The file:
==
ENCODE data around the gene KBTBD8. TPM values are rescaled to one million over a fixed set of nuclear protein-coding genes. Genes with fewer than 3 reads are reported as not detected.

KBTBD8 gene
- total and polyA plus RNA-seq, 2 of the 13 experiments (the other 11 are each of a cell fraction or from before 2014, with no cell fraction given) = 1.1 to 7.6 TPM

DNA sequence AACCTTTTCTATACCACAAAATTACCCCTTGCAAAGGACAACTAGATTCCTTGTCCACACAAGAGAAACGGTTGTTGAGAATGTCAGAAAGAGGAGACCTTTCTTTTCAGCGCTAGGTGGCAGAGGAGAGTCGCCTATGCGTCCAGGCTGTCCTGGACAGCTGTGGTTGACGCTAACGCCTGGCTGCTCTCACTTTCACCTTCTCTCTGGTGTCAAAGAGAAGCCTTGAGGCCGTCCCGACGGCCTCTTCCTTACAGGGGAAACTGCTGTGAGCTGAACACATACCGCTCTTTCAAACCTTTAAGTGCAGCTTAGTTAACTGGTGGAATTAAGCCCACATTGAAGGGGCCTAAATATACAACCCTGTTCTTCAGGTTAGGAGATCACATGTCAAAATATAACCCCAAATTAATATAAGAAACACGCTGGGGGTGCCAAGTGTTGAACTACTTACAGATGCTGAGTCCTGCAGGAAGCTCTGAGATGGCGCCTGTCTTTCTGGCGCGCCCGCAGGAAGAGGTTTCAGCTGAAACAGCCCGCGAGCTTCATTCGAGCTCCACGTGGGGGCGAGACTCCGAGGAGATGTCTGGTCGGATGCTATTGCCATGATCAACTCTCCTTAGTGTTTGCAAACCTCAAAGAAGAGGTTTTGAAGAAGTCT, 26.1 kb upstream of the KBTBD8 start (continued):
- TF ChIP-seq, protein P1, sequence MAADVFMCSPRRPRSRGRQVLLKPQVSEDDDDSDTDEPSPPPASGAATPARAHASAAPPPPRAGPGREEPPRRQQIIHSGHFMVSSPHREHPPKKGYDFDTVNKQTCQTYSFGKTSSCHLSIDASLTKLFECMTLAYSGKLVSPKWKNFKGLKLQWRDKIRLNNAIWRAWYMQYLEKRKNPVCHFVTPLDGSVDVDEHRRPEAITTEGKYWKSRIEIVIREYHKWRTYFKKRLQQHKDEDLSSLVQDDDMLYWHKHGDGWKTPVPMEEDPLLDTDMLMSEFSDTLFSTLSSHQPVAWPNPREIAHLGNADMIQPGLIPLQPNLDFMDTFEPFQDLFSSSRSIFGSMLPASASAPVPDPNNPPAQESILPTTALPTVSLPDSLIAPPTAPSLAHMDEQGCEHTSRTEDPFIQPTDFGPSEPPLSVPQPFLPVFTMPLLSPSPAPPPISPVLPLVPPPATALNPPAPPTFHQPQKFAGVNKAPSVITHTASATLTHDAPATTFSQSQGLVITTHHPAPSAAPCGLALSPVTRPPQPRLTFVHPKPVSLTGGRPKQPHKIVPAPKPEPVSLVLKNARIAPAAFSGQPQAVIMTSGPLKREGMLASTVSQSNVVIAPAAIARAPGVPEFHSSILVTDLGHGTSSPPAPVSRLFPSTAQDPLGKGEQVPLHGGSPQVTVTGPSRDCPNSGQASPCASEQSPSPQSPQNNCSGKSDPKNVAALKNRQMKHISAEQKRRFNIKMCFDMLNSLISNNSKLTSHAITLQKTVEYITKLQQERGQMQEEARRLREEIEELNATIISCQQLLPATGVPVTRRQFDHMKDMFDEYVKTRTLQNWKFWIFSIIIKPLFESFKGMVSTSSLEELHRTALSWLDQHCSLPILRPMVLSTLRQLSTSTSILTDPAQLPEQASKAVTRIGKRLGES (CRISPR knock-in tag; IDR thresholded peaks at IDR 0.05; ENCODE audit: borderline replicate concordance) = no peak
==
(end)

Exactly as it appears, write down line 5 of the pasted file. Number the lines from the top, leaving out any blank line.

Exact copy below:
- TF ChIP-seq, protein P1, sequence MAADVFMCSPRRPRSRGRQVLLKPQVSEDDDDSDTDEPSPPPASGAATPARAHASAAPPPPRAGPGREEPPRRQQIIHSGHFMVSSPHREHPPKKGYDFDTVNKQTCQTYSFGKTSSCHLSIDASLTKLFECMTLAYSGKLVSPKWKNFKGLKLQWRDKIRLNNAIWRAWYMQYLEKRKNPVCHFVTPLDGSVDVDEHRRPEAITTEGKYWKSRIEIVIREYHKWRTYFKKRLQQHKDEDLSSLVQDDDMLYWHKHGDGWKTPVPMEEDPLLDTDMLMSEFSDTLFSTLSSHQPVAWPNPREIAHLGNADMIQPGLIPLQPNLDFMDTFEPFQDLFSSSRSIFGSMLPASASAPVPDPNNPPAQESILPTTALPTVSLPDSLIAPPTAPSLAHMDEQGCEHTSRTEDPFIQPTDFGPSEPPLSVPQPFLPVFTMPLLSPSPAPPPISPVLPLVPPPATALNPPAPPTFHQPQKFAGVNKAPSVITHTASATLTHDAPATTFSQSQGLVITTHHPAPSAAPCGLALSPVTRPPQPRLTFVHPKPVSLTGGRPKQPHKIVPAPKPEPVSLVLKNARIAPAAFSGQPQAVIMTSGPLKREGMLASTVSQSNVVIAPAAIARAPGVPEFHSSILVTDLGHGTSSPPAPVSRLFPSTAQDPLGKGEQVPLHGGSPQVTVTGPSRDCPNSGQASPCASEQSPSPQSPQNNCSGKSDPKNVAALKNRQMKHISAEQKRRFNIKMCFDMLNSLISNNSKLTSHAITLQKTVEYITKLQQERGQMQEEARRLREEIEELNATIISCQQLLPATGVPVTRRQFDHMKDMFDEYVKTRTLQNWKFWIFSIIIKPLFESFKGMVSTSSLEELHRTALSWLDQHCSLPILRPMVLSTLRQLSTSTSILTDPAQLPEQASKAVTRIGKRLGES (CRISPR knock-in tag; IDR thresholded peaks at IDR 0.05; ENCODE audit: borderline replicate concordance) = no peak